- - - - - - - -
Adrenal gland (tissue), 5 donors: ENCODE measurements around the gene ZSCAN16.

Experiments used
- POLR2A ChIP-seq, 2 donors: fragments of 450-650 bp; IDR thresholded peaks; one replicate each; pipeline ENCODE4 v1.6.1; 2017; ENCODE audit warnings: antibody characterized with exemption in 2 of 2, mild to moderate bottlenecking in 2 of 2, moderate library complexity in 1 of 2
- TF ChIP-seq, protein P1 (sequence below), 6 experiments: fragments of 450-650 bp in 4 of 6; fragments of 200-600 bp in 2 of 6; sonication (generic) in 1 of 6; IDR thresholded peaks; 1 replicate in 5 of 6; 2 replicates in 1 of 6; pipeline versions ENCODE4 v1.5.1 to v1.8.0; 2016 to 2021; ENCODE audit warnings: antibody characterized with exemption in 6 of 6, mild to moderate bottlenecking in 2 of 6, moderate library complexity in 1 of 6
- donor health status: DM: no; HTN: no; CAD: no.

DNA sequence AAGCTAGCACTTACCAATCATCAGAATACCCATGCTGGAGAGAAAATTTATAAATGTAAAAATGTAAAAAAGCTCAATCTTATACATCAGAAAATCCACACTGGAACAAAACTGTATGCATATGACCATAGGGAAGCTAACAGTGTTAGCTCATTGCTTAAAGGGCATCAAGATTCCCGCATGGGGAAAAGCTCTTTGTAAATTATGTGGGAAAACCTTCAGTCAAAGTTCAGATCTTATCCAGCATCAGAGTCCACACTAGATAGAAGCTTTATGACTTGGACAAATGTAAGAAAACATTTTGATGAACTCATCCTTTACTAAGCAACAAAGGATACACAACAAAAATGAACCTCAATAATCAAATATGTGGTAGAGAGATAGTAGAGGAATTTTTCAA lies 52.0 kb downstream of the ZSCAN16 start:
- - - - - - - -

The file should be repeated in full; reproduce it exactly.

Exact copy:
Adrenal gland (tissue), 5 donors: ENCODE measurements around the gene ZSCAN16.

Experiments used
- POLR2A ChIP-seq, 2 donors: fragments of 450-650 bp; IDR thresholded peaks; one replicate each; pipeline ENCODE4 v1.6.1; 2017; ENCODE audit warnings: antibody characterized with exemption in 2 of 2, mild to moderate bottlenecking in 2 of 2, moderate library complexity in 1 of 2
- TF ChIP-seq, protein P1 (sequence below), 6 experiments: fragments of 450-650 bp in 4 of 6; fragments of 200-600 bp in 2 of 6; sonication (generic) in 1 of 6; IDR thresholded peaks; 1 replicate in 5 of 6; 2 replicates in 1 of 6; pipeline versions ENCODE4 v1.5.1 to v1.8.0; 2016 to 2021; ENCODE audit warnings: antibody characterized with exemption in 6 of 6, mild to moderate bottlenecking in 2 of 6, moderate library complexity in 1 of 6
- donor health status: DM: no; HTN: no; CAD: no.

DNA sequence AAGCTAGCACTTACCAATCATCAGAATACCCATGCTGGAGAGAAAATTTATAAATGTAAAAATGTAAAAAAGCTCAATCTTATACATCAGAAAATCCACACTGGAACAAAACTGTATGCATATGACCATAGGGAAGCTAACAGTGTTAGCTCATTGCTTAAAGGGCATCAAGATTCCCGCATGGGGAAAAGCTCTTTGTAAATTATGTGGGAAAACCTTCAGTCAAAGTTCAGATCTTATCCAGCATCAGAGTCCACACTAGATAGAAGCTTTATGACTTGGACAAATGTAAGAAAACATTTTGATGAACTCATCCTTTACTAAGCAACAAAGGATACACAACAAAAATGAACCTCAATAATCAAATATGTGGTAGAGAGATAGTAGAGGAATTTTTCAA lies 52.0 kb downstream of the ZSCAN16 start: